The mysterious exit of Enet boss Conal Henry
Chief executive steps down from telco after securing broadband trophy
Conal Henry: to the irritation of rivals, he sought and won a renewal of the Government contract to run the State’s Metropolitan Area Networks
By any measure Enet boss Conal Henry’s performance over the last 12 months has been stellar. First he secured a deal that saw 78 per cent of the telco acquired by the State-backed Irish Infrastructure Fund (IIF).
The transaction valued the company at between €150 million and €200 million, an inflated price in the eyes of several industry observers, but it allowed initial investors a pretty tasty exit package.
Then, much to the irritation of rivals, Henry sought and won a renewal of the lucrative Government contract to run the State’s Metropolitan Area Networks, a series of telecommunications networks built around 94 towns, which is core to Enet’s operation.
If this wasn’t enough, the company now finds itself in pole position to win the Government’s national broadband tender, seeing off the State’s incumbent, Eir, and ESB-Vodafone-backed Siro in the process.
Eir’s exit last month left Enet as the only horse in the race with all that implies for bargaining and haggling over price. Winning a €1 billion contract when you are a company with a turnover of just €50 million is some going.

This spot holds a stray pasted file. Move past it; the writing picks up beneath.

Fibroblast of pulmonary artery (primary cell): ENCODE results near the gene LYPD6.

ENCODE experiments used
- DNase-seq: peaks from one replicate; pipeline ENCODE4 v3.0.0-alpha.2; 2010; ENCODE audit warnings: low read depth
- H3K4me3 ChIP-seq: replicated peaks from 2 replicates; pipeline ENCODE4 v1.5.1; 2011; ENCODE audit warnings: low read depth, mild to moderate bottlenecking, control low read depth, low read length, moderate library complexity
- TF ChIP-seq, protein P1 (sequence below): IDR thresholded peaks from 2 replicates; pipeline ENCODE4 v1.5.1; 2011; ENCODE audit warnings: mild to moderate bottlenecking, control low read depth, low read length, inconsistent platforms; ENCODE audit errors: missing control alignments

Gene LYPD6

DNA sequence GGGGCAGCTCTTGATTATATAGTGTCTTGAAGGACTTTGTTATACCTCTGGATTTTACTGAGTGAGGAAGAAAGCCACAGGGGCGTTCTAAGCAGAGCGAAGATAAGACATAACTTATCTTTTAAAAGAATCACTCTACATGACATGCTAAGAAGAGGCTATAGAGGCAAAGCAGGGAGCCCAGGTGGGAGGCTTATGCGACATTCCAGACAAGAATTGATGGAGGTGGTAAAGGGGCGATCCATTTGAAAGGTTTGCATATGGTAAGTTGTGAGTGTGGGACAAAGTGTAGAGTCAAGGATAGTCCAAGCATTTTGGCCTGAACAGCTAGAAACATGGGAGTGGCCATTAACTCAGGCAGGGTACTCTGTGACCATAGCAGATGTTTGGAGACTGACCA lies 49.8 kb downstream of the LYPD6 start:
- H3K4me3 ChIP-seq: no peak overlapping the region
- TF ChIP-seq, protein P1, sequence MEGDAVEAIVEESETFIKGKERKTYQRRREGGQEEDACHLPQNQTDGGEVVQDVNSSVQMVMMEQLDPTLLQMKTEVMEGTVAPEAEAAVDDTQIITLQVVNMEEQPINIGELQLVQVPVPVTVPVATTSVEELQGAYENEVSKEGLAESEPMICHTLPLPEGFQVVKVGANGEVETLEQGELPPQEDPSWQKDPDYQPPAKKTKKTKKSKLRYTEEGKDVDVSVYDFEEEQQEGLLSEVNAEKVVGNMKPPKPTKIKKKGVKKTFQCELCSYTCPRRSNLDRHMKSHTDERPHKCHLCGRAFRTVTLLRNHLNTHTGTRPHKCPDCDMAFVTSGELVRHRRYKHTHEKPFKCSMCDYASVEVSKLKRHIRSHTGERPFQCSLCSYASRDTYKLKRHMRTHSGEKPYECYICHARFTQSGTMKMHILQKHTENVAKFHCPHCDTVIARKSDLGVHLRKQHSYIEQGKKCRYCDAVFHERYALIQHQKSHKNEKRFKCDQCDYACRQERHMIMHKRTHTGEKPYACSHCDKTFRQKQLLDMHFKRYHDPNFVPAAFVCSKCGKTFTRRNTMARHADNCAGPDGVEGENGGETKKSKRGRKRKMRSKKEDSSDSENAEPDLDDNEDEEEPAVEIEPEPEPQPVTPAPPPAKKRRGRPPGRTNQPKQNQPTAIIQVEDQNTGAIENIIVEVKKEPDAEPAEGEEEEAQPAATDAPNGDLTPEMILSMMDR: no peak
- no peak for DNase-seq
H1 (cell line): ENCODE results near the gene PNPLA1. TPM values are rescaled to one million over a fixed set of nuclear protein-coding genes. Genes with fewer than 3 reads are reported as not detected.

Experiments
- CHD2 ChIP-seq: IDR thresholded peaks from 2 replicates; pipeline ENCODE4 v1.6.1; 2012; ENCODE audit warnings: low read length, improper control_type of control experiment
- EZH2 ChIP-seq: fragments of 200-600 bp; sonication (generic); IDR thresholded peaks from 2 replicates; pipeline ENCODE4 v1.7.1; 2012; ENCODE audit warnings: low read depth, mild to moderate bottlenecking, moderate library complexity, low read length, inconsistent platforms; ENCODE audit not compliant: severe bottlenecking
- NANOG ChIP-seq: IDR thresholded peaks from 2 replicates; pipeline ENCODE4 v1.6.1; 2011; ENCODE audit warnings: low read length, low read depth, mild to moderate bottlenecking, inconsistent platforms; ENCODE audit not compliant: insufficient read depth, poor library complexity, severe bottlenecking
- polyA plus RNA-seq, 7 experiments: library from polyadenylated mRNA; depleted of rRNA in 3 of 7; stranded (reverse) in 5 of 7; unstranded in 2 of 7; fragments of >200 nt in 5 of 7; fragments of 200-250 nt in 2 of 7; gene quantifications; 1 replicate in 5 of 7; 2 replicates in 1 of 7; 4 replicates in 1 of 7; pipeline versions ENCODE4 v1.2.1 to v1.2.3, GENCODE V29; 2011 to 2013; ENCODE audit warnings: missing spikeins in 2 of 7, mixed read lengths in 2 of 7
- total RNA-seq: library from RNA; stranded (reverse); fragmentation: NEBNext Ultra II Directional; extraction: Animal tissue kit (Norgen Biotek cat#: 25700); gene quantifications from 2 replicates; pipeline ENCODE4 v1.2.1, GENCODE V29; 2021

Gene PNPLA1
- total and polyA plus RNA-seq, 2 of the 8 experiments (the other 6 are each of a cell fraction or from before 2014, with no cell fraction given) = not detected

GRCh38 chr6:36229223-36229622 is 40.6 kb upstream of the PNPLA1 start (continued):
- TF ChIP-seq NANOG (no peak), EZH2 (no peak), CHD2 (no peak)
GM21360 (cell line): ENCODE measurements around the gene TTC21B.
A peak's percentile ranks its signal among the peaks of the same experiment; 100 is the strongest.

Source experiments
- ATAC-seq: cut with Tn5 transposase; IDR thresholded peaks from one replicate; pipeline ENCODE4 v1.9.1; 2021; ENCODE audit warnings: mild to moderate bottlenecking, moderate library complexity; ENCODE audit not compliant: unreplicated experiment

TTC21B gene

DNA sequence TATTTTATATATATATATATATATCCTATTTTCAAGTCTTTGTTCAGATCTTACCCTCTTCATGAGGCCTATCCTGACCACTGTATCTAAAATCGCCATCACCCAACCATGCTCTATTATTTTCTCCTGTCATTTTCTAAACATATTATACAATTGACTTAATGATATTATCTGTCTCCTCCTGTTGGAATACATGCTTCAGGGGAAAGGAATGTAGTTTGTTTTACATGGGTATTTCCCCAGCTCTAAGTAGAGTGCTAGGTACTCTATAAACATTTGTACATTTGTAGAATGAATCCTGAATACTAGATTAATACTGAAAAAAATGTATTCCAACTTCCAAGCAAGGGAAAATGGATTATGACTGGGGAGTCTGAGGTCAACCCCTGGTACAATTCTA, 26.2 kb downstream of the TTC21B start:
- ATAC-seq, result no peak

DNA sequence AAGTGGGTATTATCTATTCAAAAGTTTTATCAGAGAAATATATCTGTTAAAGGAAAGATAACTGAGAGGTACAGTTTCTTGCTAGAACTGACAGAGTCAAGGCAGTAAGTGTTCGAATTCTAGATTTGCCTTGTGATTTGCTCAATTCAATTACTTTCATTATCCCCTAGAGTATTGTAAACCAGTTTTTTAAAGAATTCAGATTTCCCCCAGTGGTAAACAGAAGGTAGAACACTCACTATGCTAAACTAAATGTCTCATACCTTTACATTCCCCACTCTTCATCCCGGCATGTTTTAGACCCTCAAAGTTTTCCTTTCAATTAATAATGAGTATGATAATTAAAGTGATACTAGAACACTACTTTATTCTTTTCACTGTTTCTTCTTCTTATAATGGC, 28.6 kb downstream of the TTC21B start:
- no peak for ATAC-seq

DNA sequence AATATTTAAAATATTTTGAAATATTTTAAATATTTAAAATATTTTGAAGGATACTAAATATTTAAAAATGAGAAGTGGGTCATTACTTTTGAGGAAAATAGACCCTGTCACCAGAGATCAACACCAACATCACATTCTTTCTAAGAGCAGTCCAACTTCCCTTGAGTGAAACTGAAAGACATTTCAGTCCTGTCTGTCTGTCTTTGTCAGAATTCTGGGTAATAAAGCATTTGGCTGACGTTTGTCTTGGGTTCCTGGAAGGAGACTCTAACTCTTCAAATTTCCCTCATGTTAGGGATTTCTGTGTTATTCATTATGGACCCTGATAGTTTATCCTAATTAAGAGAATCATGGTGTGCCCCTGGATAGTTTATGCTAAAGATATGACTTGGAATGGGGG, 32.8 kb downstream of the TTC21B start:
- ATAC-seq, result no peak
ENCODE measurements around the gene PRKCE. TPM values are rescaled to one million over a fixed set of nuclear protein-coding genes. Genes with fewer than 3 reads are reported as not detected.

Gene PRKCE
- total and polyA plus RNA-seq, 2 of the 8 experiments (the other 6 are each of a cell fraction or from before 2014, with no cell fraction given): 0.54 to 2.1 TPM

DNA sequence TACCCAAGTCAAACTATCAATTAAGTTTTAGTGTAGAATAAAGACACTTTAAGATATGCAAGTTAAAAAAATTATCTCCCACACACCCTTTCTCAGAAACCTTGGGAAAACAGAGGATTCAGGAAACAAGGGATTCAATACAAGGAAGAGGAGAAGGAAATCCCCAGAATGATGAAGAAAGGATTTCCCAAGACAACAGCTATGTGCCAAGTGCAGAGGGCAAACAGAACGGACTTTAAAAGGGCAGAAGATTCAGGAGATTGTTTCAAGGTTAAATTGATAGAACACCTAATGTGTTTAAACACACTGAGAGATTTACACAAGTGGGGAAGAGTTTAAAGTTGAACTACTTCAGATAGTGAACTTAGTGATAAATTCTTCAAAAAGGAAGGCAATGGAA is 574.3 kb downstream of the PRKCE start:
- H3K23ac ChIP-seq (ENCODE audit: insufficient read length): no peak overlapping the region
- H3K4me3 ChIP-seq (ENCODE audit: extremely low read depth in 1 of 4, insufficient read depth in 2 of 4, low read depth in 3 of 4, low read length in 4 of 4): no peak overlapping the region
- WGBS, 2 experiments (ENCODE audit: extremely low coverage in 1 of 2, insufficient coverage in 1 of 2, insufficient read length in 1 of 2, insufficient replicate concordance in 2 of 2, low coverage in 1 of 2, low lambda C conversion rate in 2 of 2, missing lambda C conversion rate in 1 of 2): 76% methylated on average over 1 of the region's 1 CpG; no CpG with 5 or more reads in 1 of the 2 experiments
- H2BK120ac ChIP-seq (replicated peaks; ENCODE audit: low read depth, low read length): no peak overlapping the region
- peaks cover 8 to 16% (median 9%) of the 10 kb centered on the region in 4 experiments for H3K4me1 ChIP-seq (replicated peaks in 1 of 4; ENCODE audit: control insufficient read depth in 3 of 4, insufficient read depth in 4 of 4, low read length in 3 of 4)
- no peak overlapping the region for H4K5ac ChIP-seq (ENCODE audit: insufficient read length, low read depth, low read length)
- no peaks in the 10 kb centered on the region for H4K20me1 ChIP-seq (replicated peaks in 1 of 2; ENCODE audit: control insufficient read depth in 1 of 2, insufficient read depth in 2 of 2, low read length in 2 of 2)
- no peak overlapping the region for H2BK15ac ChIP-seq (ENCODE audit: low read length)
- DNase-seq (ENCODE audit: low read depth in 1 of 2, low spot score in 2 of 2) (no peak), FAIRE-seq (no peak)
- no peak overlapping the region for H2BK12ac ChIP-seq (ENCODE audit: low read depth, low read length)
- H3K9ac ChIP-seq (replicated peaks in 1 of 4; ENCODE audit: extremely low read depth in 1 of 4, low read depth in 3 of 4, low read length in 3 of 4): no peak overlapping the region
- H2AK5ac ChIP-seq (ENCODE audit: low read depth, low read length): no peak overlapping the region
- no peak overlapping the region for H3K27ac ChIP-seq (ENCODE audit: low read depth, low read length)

However, instead of basking in the afterglow of these victories, Henry this week surprised everyone by announcing his resignation. Neither he nor the company provided an explanation and the move remains shrouded in mystery.
Having the chief executive of the last remaining firm in the broadband race exiting on the cusp of victory must have sent shivers down the spine of Minister for Communications Denis Naughten, who has been firefighting controversies to do this the process for months.
Being the garrulous outsider, challenging the incumbents, played to Henry’s strengths and with the company now set for bigger things maybe the owners decided he was past his sell-by date.
But this theory falls down when you consider Enet has still to officially secure the Government’s broadband contract and broker a workable deal.
Henry’s reticence and Enet’s sparse statement suggest something else may have happened.